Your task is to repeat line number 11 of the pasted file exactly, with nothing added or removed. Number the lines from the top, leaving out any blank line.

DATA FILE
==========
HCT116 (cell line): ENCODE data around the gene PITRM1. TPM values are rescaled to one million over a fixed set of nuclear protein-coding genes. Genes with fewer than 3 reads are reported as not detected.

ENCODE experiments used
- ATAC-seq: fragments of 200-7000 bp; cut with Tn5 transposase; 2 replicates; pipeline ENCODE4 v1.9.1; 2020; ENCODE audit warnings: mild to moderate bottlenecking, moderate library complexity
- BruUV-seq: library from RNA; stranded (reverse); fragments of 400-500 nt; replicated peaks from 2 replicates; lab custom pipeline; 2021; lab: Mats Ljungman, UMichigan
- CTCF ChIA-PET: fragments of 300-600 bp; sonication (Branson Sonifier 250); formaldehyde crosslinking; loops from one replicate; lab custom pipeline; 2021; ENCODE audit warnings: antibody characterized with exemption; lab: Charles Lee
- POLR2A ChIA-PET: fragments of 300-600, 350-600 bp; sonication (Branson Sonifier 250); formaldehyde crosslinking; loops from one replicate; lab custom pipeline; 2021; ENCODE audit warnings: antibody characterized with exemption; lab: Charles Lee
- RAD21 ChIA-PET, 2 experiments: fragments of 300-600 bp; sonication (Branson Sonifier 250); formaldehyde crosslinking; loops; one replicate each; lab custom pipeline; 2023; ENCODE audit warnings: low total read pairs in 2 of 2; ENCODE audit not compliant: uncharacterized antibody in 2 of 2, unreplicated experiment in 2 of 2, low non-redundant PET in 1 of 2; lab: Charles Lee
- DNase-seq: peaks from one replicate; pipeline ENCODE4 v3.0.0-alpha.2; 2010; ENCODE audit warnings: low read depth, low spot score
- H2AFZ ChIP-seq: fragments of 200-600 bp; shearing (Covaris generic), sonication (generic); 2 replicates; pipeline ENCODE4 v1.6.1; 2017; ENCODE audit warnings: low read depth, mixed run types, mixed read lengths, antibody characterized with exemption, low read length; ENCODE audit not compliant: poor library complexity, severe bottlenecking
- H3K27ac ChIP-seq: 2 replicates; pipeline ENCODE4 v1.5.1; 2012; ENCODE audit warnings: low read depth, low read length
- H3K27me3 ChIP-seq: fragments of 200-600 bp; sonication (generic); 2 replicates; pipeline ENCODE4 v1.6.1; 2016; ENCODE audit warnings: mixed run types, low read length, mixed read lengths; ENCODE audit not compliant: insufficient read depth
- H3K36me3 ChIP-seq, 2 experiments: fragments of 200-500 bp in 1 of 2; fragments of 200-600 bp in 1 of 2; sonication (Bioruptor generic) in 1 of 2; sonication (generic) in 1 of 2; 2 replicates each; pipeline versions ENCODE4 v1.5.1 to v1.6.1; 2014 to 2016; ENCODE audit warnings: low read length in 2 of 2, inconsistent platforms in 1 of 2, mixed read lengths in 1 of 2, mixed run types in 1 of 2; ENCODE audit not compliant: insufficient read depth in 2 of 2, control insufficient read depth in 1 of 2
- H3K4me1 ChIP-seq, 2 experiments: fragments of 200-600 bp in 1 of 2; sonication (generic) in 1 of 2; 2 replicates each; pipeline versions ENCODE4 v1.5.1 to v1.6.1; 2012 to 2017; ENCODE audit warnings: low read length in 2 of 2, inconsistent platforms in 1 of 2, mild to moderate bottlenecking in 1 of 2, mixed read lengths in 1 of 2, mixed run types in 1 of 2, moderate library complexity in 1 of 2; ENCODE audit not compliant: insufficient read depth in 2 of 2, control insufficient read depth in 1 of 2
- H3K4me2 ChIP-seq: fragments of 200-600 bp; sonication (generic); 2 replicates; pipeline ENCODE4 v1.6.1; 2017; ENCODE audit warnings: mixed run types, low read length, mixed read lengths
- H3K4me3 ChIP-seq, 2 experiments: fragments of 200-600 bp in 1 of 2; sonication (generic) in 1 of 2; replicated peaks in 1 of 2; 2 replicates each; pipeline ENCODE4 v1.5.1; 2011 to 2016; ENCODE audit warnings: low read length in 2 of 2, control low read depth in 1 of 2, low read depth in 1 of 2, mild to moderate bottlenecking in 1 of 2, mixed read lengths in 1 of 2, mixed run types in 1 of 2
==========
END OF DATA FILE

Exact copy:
- H3K27me3 ChIP-seq: fragments of 200-600 bp; sonication (generic); 2 replicates; pipeline ENCODE4 v1.6.1; 2016; ENCODE audit warnings: mixed run types, low read length, mixed read lengths; ENCODE audit not compliant: insufficient read depth